Hot-Desking The Total Office Furniture

Considering Hot-Desking? Keep These Pointers In Mind

According to a fairly comprehensive survey involving 400 multinational companies, two-thirds of the participants confirmed a plan to implement hot-desking by 2020. Not a surprising result, given the trend for remote working, open plans, and rising real estate costs. 

But with hot-desking or shared desk environments come a host of problems, some anticipated, but most not. These included increased suspicion among colleagues, possessiveness, an absence of identity in the office,  distractions, and uncooperative behavior. It’s only human nature to crave some level of privacy, no matter what an employees seniority level. 

But first off, let’s clear out what Hot-desking really means. The terms basically refer to the non-ownership of office seating and desks. Employees simply pick an empty desk and chair to work on when they pop in. This arrangement is generally meant for sales teams, owing to the nature of their work. But an increasing number of firms are generalizing the layout,  more so because a laptop is all you need, and landline phone extensions are being phased out. 

Any design professional worth their salt will never recommend a one-size fit all solution, even if it’s just for junior employees. But as a team leader or a business owner, if you’re going to do this right, best you keep these in mind.

Be careful when mixing Hot Desking with Collaborative Settings

The two spaces and their associated furniture represent different mindsets and work modes. Hot Desking, for the most part, involves solo activity, in which case the buzz from the team brainstorming at the collaborative areas will prove distracting. While an equal mix of different types of furniture helps cover your bases, it’s the space planning that provides the foundation for an effective office. 

Give your team adequate storage space

The two spaces and their associated furniture represent different mindsets and work modes. Hot Desking, for the most part, involves solo activity, in which case the buzz from the team brainstorming at the collaborative areas will prove distracting. While an equal mix of different types of furniture helps cover your bases, it’s the space planning that provides the foundation for an effective office.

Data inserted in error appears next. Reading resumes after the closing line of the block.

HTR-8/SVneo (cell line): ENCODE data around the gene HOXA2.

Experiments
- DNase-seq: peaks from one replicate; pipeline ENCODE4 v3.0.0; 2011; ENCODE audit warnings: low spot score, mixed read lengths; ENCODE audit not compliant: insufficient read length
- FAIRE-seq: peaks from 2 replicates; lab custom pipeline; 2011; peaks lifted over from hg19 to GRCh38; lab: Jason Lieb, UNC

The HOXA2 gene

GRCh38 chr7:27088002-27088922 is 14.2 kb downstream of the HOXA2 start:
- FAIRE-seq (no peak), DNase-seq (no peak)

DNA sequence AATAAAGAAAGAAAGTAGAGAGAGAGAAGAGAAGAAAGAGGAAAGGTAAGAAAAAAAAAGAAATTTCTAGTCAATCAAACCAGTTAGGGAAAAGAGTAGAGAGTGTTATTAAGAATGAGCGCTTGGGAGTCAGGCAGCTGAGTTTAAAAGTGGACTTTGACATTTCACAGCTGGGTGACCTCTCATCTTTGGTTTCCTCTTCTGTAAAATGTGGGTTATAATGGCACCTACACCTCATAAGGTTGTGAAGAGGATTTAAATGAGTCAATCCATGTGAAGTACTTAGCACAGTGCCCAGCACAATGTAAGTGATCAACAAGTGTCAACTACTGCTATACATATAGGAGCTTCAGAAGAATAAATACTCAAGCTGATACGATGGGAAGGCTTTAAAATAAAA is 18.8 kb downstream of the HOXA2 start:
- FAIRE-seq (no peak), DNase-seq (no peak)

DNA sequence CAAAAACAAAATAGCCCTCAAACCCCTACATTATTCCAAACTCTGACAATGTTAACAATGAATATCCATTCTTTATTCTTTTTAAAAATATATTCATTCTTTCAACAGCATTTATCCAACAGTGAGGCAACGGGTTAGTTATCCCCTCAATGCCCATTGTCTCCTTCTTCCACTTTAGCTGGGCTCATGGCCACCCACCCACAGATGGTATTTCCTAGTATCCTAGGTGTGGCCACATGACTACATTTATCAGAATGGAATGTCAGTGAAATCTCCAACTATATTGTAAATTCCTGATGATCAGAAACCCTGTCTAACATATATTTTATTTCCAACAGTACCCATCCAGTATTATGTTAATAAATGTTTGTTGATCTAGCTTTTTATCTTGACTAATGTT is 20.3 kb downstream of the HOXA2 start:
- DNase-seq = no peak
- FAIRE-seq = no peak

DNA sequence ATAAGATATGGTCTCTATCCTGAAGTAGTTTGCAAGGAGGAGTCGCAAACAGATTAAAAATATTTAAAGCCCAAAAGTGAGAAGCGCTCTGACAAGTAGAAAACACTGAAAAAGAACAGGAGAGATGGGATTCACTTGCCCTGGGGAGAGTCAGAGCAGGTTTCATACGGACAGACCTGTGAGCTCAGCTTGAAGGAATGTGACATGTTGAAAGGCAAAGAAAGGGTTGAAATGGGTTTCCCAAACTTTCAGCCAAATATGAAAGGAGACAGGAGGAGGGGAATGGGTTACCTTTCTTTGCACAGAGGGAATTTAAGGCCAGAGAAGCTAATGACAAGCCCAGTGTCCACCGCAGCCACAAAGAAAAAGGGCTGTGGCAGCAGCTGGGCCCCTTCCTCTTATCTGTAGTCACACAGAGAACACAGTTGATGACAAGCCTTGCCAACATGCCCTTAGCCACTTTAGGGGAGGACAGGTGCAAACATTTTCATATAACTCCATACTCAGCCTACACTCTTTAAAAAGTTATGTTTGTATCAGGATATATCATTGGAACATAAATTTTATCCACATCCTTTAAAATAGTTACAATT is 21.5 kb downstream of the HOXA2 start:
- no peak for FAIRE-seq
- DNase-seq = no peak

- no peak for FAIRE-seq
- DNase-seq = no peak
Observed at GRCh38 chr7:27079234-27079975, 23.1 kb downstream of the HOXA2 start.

Wire management and Electrics to keep it presentable

Without good wire management and electrics can follow the consequence of having to see wires all around the table, mostly from a laptop and mobile chargers. There are plenty of options out there to manage this, including some modern and funky charging units like what you see below.

Don’t forget Quiet Zones

The two spaces and their associated furniture represent different mindsets and work modes. Hot Desking, for the most part, involves solo activity, in which case the buzz from the team brainstorming at the collaborative areas will prove distracting. While an equal mix of different types of furniture helps cover your bases, it’s the space planning that provides the foundation for an effective office. 

A simple alternative is to provide storage locker units for each employee, giving them a dedicated space to store belongings and documents. An added bonus of this arrangement is signaling an implicit culture of only keeping out what’s necessary, thereby maintaining that minimal and clean look people are generally comfortable working around. Or you could just set a Clear Desk Policy.

The Total Office provides work space solutions focusing on ergonomic and collaborative products that meet global environmental standards.

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